From: Ben Goertzel (email@example.com)
Date: Tue Mar 07 2006 - 17:51:15 MST
So, regarding the hypothesis that the universe is just a dream of the
Cosmic Unicorn, my question to you is: Can you make a plausible
argument that the laws of physics have some specific properties that
are generally associated with the dreams of unicorns? If not I don't
see what evidence you could raise in favor of the hypothesis, and then
Eliezer's rejection based on Occam's Razor would seem to reject the
In this sense, I find the "universe as computer simulation" hypothesis
much more plausible than the "universe as unicorn dream" hypothesis,
because the universe appears to have more properties reminiscent of
computer simulations than of unicorn dreams.
-- Ben G
On 3/7/06, Ben Goertzel <firstname.lastname@example.org> wrote:
> Hi all,
> About whether the universe is a simulation, an interesting line of
> argument is given by Ross Rhodes in:
> I don't find this entirely convincing, but I do think it is at least a
> viable counterargument to the argument Eliezer made.
> Basically, what Rhodes is arguing is that:
> 1) There are many ways the laws of physics could, in principle, be
> 2) The particular laws of physics that we see in our universe are
> particularly reminiscent of "how the laws of physics would be if they
> were running on a computer simulation."
> For example (to paraphrase loosely: please read the article before
> critiquing his ideas) our universe has the following simulation-esque
> * having an "underlayer" with dynamics and structures different from
> the world observed by the intelligent agents in the world
> * having nonlocality in this underlayer (the quantum realm) combined
> with locality in the macro world (just as pixels on a screen may be
> nonlocally connected via code though physically separated within the
> "screen world")
> * a maximum rate of information transmission (the speed of light),
> which would be a good trick for a programmer to use to limit the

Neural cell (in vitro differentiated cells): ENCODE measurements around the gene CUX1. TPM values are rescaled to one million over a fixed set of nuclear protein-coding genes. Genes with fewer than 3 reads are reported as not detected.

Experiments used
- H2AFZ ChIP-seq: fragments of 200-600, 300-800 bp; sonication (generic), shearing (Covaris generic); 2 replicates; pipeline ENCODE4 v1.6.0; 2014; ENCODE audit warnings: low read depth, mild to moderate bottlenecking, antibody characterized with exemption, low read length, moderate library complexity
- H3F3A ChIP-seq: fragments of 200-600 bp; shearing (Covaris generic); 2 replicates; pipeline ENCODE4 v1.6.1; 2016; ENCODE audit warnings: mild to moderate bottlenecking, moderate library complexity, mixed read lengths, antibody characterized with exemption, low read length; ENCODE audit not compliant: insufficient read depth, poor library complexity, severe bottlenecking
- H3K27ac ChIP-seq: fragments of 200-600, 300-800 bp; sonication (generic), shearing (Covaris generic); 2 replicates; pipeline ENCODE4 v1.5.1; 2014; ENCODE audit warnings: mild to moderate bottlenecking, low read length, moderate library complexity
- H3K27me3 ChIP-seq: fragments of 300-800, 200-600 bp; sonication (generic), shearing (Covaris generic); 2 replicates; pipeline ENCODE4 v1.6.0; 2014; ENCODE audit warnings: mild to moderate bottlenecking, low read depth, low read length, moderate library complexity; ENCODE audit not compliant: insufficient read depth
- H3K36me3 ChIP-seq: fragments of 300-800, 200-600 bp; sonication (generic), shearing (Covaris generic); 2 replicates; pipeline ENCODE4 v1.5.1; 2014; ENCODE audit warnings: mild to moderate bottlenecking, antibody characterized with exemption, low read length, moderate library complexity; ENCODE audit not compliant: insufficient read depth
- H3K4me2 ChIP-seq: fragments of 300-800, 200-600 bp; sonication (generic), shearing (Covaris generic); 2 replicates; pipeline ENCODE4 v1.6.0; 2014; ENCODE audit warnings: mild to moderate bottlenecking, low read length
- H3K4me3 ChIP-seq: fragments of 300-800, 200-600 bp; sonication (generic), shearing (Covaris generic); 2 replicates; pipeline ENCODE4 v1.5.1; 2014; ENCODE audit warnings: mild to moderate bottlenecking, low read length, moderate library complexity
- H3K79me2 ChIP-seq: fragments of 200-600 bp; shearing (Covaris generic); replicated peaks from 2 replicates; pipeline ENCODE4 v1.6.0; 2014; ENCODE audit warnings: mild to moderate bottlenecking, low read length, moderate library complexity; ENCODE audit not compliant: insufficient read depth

> amount of compute resources needed to run the simulation.
> I don't find these properties all *that* amazingly simulation-esque.
> However, I do think that looking for simulation-esque properties in
> the laws of physics is a viable way to argue that the universe may be
> a simulation.
> And, I note that the "universe as simulation" hypothesis is not
> entirely content-free. If we are living in a simulation, then
> possibly there is a bug or intentional loophole in the code running
> the simulation, so maybe we should look for a way out.
> (No, this is not a primary focus of my life right now ;-> ... I'm just
> pointing out some sensible and logical, albeit rather far-out,
> -- Ben G
> On 3/7/06, Dirk Bruere <email@example.com> wrote:
> > On 3/7/06, Eliezer S. Yudkowsky <firstname.lastname@example.org> wrote:
> > > Phillip Huggan wrote:
> > > >
> > > > Is there a solid logical refutation to the theory that the world was
> > > > created 5 seconds ago by unicorns as a by-product of their dreams?
> > >
> > > Yes. The world contains a vast amount of compressible order for which
> > > the simplest explanation is physics. Either your hypothesis is that the
> > > unicorns dreamed all of physics up to this point - which is simply
> > > existing physics plus "unicorns", an unjustified penalty of Kolmogorov
> > > complexity - or, even worse, the unicorns dreamed something that
> > > coincidentally looks exactly like highly ordered physics. Either way,
> > > physics alone is a simpler hypothesis with a far greater prior
> > probability.
> > I would draw just the opposite conclusion - that the vast algorithmic
> > compressibility suggests the easiest Sim a Unicorn could get away with.
> > Dirk
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